Singapore’s Ambassador to the United States, Ashok Kumar Mirpuri (Mirpuri) has hit back at criticism made by the international media about charges that Singapore has brought against the social activist, Jolovan Wham (Wham) for the seemingly trivial act of holding up a placard depicting a smiley face at Toa Payoh Central in April, in support of two youth climate activists investigated by the police.
Mirpuri has said that Singapore makes “no apologies” for holding on to its “own values” by calibrating “the right to protest” against “the rights of others not to be inconvenienced by such protests”.
The question, however, is whether or not the general public has been “inconvenience by such protests”?
From a logical standpoint, how can a lone person holding a smiley face sign have inconvenienced anyone at all? Did Wham hold up traffic or incite violence? Not at all would be the answer!
Have Wham’s actions brought attention to an inconvenient truth or, has he actually inconvenienced anyone?
This seems to be the question that Mirpuri has fudged. He seems to suggest that in charging Wham, we are somehow upholding the values of Singaporeans. However, if we were to take a poll, would most Singaporeans agree that charging Wham is in line with our values? Somehow, I doubt so.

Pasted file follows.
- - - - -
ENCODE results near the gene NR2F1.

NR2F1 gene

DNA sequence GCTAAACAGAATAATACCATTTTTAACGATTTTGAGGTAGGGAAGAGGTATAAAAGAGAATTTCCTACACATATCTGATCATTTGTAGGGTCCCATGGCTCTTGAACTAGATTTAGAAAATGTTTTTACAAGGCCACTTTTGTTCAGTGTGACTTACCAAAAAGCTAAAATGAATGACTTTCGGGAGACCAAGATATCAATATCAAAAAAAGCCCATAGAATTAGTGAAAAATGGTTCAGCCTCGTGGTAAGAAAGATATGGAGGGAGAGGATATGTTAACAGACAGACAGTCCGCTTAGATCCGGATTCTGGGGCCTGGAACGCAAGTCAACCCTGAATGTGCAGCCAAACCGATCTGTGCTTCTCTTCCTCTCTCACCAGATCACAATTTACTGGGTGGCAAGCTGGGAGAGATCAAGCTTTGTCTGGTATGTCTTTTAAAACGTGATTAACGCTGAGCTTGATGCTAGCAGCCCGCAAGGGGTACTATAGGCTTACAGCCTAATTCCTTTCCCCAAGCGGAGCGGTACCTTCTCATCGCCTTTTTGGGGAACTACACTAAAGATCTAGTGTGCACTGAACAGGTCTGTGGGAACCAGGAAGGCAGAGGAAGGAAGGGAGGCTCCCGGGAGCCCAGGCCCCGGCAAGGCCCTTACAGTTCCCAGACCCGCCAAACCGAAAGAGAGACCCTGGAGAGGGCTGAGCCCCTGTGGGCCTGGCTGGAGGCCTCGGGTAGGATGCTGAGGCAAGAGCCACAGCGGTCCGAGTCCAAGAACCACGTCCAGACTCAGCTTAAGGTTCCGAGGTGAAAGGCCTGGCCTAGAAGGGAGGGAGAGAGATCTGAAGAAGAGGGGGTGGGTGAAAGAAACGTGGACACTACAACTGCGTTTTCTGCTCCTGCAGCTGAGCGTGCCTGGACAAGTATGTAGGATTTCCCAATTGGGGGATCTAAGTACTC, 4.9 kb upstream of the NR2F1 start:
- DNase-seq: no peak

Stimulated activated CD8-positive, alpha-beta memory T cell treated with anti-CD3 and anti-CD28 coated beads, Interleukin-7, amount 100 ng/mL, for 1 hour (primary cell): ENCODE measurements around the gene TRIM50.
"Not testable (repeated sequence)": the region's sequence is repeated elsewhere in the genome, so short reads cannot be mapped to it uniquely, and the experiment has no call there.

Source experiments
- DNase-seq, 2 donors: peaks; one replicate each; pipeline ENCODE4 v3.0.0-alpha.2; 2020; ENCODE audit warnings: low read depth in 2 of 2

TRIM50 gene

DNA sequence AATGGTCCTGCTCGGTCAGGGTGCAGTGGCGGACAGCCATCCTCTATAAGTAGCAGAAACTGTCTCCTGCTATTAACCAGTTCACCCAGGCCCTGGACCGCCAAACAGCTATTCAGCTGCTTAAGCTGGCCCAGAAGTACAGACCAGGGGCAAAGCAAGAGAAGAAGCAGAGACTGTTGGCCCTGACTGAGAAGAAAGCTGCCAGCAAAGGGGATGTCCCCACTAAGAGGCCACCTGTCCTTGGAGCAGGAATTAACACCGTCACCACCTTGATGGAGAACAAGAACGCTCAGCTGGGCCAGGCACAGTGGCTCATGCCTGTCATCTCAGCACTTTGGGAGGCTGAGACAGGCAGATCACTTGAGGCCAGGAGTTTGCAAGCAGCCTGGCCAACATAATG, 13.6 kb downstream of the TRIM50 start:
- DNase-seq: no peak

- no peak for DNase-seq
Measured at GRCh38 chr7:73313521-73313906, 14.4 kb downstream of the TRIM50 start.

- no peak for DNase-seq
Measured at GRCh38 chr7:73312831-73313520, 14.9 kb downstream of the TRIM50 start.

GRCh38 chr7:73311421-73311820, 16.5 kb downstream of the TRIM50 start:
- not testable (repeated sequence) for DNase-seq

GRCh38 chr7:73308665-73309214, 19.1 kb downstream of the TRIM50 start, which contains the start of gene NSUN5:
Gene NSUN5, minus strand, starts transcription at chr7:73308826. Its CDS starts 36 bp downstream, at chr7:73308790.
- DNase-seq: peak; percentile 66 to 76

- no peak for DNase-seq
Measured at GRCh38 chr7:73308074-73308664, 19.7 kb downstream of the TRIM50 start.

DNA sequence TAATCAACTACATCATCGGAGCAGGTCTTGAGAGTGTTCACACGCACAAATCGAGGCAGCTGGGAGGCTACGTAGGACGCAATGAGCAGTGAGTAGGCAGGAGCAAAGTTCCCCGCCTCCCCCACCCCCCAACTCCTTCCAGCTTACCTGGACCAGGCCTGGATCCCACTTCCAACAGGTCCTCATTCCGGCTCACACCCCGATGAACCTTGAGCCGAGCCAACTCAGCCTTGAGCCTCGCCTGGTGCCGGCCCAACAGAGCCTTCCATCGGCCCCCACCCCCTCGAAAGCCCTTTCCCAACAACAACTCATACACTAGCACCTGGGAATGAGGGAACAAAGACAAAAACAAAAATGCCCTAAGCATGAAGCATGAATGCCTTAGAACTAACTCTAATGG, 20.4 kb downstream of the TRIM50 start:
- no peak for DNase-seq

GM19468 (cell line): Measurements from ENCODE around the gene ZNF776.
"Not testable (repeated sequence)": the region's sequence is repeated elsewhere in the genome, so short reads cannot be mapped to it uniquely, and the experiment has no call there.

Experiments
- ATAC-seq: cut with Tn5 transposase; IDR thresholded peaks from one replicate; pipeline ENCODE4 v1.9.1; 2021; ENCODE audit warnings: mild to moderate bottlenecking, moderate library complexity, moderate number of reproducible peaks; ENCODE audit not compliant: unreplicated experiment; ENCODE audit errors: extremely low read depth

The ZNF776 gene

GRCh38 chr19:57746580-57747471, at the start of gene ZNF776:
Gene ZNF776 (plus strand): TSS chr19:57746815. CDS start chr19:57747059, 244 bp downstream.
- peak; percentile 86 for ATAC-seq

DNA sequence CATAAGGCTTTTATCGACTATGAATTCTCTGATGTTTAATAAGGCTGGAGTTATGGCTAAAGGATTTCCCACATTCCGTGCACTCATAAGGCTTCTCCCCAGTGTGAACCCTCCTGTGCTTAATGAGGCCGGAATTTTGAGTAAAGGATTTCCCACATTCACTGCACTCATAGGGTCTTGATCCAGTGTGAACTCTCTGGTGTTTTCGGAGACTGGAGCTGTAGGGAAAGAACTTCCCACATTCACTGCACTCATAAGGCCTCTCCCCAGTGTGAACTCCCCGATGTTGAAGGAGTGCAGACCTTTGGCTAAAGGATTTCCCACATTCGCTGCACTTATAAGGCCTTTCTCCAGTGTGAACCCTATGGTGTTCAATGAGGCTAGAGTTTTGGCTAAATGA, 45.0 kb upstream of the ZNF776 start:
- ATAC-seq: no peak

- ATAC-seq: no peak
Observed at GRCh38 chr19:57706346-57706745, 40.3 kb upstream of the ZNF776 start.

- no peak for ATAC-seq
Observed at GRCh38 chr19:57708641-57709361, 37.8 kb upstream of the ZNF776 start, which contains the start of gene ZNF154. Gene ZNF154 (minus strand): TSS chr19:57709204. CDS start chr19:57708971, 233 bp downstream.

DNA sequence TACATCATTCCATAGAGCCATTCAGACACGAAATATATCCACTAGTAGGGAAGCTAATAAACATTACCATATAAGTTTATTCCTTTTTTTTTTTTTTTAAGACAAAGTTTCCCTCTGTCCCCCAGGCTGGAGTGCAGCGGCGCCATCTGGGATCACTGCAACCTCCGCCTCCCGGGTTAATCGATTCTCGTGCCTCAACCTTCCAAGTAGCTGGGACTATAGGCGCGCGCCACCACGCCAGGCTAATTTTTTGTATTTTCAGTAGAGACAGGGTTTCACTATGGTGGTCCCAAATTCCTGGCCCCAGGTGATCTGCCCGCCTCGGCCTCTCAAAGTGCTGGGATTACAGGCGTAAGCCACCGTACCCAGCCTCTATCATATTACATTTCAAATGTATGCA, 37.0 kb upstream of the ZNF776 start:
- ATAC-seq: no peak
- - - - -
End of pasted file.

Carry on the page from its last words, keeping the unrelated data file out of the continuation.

It is therefore disingenuous for Mirpuri to speak for Singaporeans as a whole on this.
He is an ambassador. He is a civil servant paid for by the public purse strings. He is not a member of the People’s Action Party (PAP). Why then is he speaking in defence of the actions taken by authorities, potentially out of turn with the views of the public? Did he take a poll of public opinion in Singapore on this matter?
Besides, why the defensive defiance? Who has asked for an apology anyway? International media has brought the world’s attention to a seemingly over the top reaction to Wham. It didn’t ask for an apology? Unless there is some element of a guilty conscience here?
Mirpuri further said that Wham could have exercised his right to political expression at the Speakers’ Corner and could have applied for a permit before doing so. Yet, his argument about Wham’s actions is premised on the inconvenience caused.
However, if there is no inconvenience caused in the first place, what difference does the permit make? We also have to note that Wham claims to be at the spots for a couple of seconds to have taken the photos instead of allegedly protesting at the sites.
Besides, it is a reasonable supposition to make that even if Wham had applied for a permit, he would not have gotten one. This makes Mirpuri’s stout defence of authorities in Singapore illogical at best and blind adherence at worst.
He is our ambassador to the largest economy in the world. Perhaps, he should focus on trade issues that could benefit the taxpayers that are paying his salary instead of defending a government for charging a smiley face placard holder.